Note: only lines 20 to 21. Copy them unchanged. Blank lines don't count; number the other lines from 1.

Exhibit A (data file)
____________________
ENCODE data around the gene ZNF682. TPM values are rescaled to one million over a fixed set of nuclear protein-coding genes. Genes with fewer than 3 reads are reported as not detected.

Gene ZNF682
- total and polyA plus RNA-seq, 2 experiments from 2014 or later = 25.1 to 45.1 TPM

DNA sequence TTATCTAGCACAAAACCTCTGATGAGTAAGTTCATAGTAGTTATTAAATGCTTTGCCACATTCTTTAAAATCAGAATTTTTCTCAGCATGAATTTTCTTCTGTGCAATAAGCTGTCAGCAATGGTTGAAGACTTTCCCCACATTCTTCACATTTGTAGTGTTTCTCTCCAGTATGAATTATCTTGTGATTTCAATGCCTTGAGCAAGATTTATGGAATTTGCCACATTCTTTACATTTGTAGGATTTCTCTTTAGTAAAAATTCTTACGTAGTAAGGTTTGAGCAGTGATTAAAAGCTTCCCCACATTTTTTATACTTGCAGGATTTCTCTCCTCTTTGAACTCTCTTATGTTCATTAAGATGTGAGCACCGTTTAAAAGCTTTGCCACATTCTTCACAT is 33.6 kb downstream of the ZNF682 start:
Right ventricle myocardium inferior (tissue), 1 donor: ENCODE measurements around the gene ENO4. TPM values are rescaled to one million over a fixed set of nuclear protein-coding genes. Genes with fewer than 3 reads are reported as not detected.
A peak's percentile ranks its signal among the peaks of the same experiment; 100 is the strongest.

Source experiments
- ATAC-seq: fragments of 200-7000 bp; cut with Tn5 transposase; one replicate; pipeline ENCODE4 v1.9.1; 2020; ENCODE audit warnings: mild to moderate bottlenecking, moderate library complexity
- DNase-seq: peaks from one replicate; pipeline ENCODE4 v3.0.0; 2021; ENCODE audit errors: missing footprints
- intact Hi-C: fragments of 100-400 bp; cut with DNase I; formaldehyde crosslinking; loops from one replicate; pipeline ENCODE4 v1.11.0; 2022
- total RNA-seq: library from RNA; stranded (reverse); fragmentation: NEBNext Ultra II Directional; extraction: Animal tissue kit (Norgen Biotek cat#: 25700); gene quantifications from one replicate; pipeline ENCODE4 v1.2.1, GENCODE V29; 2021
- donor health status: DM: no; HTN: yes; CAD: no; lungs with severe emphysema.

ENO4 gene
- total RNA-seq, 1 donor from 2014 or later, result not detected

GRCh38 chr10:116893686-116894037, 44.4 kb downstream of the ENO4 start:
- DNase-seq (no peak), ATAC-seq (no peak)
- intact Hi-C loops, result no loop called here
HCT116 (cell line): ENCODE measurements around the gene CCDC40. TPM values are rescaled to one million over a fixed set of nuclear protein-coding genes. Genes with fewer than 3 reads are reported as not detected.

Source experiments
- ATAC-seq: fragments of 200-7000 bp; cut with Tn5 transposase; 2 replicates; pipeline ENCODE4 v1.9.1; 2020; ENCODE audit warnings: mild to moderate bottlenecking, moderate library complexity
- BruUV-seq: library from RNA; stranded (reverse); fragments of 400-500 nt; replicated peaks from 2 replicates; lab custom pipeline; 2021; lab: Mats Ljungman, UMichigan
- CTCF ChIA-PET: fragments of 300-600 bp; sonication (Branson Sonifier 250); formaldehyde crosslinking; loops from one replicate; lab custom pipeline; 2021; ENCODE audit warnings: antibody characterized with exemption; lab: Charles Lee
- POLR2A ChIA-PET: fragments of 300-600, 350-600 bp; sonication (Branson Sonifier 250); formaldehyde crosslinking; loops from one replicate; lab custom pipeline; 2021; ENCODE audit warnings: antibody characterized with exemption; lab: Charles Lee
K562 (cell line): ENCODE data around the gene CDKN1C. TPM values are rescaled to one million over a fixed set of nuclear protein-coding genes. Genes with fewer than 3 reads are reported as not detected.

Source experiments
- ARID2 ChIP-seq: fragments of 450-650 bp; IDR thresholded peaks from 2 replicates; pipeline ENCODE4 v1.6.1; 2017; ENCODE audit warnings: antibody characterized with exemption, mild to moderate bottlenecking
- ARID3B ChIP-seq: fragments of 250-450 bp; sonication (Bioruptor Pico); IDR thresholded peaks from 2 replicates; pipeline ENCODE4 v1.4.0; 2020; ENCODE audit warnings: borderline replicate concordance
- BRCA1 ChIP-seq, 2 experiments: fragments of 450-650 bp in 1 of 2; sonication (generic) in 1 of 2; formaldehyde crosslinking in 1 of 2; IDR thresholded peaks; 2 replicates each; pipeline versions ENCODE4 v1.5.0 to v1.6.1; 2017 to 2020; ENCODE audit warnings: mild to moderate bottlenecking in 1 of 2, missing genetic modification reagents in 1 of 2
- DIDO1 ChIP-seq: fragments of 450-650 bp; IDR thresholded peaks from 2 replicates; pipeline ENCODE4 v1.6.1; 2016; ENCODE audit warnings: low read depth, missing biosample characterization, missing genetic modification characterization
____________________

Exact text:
- ATAC-seq: fragments of 200-7000 bp; cut with Tn5 transposase; 2 replicates; pipeline ENCODE4 v1.9.1; 2020; ENCODE audit warnings: mild to moderate bottlenecking, moderate library complexity
- BruUV-seq: library from RNA; stranded (reverse); fragments of 400-500 nt; replicated peaks from 2 replicates; lab custom pipeline; 2021; lab: Mats Ljungman, UMichigan